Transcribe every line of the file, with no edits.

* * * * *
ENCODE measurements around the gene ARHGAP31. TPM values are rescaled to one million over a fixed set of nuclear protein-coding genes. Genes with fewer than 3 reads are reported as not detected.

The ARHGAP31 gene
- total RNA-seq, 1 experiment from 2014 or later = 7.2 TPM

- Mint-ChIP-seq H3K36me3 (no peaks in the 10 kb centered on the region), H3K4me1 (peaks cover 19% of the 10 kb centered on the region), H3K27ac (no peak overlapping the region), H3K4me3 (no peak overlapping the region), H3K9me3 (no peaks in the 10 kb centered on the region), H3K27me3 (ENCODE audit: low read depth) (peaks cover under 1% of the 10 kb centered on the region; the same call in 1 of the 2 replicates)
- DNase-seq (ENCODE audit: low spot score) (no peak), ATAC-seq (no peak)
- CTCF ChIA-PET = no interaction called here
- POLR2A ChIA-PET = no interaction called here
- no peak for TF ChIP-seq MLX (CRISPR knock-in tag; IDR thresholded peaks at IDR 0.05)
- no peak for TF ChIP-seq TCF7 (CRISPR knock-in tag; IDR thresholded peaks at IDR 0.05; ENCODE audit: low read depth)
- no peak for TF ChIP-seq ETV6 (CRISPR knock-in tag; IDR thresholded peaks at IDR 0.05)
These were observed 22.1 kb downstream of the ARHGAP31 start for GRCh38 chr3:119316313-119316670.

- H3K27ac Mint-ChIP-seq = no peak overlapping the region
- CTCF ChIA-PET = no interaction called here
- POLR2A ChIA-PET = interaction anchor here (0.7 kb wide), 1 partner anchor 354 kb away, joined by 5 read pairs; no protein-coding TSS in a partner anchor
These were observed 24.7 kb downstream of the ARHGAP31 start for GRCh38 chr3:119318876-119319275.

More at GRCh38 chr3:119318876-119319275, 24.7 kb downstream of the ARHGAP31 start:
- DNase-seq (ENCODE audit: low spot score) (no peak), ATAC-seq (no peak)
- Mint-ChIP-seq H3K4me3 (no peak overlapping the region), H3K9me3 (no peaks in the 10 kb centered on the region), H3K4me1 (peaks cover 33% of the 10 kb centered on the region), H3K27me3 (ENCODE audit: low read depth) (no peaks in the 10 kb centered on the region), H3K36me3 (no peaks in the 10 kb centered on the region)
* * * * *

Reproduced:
ENCODE measurements around the gene ARHGAP31. TPM values are rescaled to one million over a fixed set of nuclear protein-coding genes. Genes with fewer than 3 reads are reported as not detected.

The ARHGAP31 gene
- total RNA-seq, 1 experiment from 2014 or later = 7.2 TPM

- Mint-ChIP-seq H3K36me3 (no peaks in the 10 kb centered on the region), H3K4me1 (peaks cover 19% of the 10 kb centered on the region), H3K27ac (no peak overlapping the region), H3K4me3 (no peak overlapping the region), H3K9me3 (no peaks in the 10 kb centered on the region), H3K27me3 (ENCODE audit: low read depth) (peaks cover under 1% of the 10 kb centered on the region; the same call in 1 of the 2 replicates)
- DNase-seq (ENCODE audit: low spot score) (no peak), ATAC-seq (no peak)
- CTCF ChIA-PET = no interaction called here
- POLR2A ChIA-PET = no interaction called here
- no peak for TF ChIP-seq MLX (CRISPR knock-in tag; IDR thresholded peaks at IDR 0.05)
- no peak for TF ChIP-seq TCF7 (CRISPR knock-in tag; IDR thresholded peaks at IDR 0.05; ENCODE audit: low read depth)
- no peak for TF ChIP-seq ETV6 (CRISPR knock-in tag; IDR thresholded peaks at IDR 0.05)
These were observed 22.1 kb downstream of the ARHGAP31 start for GRCh38 chr3:119316313-119316670.

- H3K27ac Mint-ChIP-seq = no peak overlapping the region
- CTCF ChIA-PET = no interaction called here
- POLR2A ChIA-PET = interaction anchor here (0.7 kb wide), 1 partner anchor 354 kb away, joined by 5 read pairs; no protein-coding TSS in a partner anchor
These were observed 24.7 kb downstream of the ARHGAP31 start for GRCh38 chr3:119318876-119319275.

More at GRCh38 chr3:119318876-119319275, 24.7 kb downstream of the ARHGAP31 start:
- DNase-seq (ENCODE audit: low spot score) (no peak), ATAC-seq (no peak)
- Mint-ChIP-seq H3K4me3 (no peak overlapping the region), H3K9me3 (no peaks in the 10 kb centered on the region), H3K4me1 (peaks cover 33% of the 10 kb centered on the region), H3K27me3 (ENCODE audit: low read depth) (no peaks in the 10 kb centered on the region), H3K36me3 (no peaks in the 10 kb centered on the region)